For the longest time, online maps from Google and rivals Yahoo!, Microsoft, and AOL have been racing to offer the most bells and whistles to attract more user-eyeballs that can then be fed advertisements. With that in mind, "Bravo" goes to you Google for being the first major map provider to offer coupons, which will not only appeal to cost-conscious consumers but also offer advertisers a reliable way to gauge the success of an ad campaign.

Labels:


Google Adwords to Provide MySpace with Ads

written by
Wednesday, August 16, 2006

Google Adwords to Provide MySpace with AdsGoogle inked a deal with MySpace.com in which it will serve its web search and advertising listings to MySpace's nearly 100 million members. Under the terms of the agreement, Google must guarantee Fox Interactive, minimum payments of $900 million over a 3 year period of time. This is of course if MySpace can meet certain traffic expectations set forth by Google.

Google Adwords to Provide MySpace with Ads

On Monday, Google inked a deal with MySpace.com, outbidding Yahoo! in the process, in which it will serve its web search and advertising listings to MySpace's nearly 100 million members.

Under the terms of the agreement, which will begin in the fourth quarter, Google must guarantee Fox Interactive, MySpace's parent company, minimum payments of $900 million over a 3 year period of time. This is of course if MySpace can meet certain traffic expectations set forth by Google.

MySpace, for those unaware of it, is a social networking website which offers an interactive, user-submitted network of Blogs, profiles, groups, photos, MP3s, videos, and an internal e-mail system. In fact, in July of this year MySpace became the #1 ranked website in the United States (according to research performed by Hitwise... which is probably what led Google to bid in the first place.

Labels:


SES Conference Recap: San Jose, 2006

written by
Thursday, August 10, 2006
SES Conference Recap: San Jose, 2006

I am happy to report that I was fortunate enough to attend the 4-day Search Engine Strategies (SES) conference this past week - a conference dedicated to the search marketing industry. The conference was held in San Jose, and I had an absolute blast taking in the sights, and catching up with a few of my colleagues. All in all, it was a great conference.

The following are a few of my conference notes and key take-a-ways:

Day 1 Notes

The conference kicked off nice and early for me this morning as I needed to register, grab all the freebies that go along with antending, and get myself prepared for the upcoming sessions.

Searcher Behavior Research Update

My first session was the "Searcher Behavior Research Update", with speakers Bill Barnes, Rob Murray, David Williams, and Anne Frisbie. For the most part, this was a good session as the speakers highlighted their latest studies and findings regarding how searchers interact with search engines.

Robert Murray, President of iProspect, shared a couple of interesting statistics that I thought were worth mentioning. According to his research:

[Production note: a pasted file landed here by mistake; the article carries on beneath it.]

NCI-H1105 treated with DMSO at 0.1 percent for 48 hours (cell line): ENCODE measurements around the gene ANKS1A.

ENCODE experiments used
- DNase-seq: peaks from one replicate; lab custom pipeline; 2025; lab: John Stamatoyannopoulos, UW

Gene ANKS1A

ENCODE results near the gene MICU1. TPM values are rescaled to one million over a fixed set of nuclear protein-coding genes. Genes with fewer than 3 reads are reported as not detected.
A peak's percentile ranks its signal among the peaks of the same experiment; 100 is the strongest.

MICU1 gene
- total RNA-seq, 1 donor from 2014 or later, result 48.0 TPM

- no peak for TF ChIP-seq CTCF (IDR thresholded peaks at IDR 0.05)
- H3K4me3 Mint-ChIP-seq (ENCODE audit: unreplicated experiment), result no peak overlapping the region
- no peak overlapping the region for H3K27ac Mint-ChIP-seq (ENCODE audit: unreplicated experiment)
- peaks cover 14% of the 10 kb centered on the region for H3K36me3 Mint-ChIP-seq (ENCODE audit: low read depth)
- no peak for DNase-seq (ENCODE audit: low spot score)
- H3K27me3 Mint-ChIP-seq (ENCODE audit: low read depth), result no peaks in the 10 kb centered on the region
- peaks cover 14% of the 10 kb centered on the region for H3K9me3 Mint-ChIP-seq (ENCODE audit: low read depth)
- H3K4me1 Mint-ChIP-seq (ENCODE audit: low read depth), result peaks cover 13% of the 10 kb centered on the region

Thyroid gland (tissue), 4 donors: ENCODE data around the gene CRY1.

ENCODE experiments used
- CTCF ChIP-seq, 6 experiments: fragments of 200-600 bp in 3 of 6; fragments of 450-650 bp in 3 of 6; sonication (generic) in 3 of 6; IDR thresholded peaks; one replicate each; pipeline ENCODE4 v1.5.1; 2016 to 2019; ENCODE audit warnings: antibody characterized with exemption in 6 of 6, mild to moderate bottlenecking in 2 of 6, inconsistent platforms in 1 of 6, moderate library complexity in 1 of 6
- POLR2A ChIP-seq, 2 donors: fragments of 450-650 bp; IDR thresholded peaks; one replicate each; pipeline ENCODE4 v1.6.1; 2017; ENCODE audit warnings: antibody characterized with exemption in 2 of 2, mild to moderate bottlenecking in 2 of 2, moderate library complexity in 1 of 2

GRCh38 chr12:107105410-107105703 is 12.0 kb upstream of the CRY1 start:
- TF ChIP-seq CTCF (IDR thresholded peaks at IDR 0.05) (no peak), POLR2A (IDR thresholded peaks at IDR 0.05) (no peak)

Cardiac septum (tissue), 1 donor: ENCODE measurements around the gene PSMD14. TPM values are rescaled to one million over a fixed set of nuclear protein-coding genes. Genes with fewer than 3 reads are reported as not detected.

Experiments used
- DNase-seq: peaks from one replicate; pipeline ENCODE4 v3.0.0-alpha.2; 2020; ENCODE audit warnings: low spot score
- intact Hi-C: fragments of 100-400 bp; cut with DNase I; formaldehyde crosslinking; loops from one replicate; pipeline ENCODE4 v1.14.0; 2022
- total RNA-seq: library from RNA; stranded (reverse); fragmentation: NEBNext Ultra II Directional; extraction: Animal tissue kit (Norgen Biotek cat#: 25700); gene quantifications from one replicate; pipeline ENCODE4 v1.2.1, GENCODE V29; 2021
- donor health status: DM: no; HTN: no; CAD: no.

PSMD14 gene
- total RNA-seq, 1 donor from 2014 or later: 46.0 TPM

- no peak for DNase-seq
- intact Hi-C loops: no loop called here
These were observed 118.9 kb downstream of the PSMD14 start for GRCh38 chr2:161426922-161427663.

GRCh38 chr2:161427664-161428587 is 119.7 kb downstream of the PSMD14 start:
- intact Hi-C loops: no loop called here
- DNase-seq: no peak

"62% of all Search Engine users never look past the 1st page of the SE results."

"90% of all Search Engine users never look past the 3rd page of the SE results."

This just goes to show how important top search engine placement is. Search users are no longer digging though the thousands upon thousands of search engine results to find a website (frankly... I'm not sure that they ever did). It seems that if the majority of searchers don't find what they're looking for by the 3rd page, they'll either enter a new query or try another search engine all together. Therefore, it becomes extremely important that website owners find their way to the top of the search engines, either organically or through paid-placement methods, for their desired keyword phrases.

Robert also mentioned that:

"41% of all Search Engine users will change their query or search engine if they can't find what their looking for after the 1st page of the SE Results."

"88% of all Search Engine users will change their query or search engine if they can't find what their looking for after the 3rd page of the SE results."

Which again, these statistics certainly say a lot about today's search users and their searching behaviors.

Leveraging Social Media

My second session was "Leveraging Social Media" and it focused primarily on how one can use media services like MySpace, YouTube, Friendster, and Flickr to deliver marketing messages without disrupting the diverse audience that exists within each area. Overall this was a pretty decent session and one that provided me with lots to look into and experiment with.

Google Sitemaps / Google Webmaster Central

At lunch I sat in on a Google Sitemaps / Google Webmaster Central session. That's right if you didn't already catch it elsewhere... Google announced that they are dropping the name "Sitemaps" and dubbed the service "Webmaster Central". Personally, I hate the name, but 'what are ya going do'. The lunch / session featured the "Webmaster Central" team as they walked through some of the program's new changes and updates.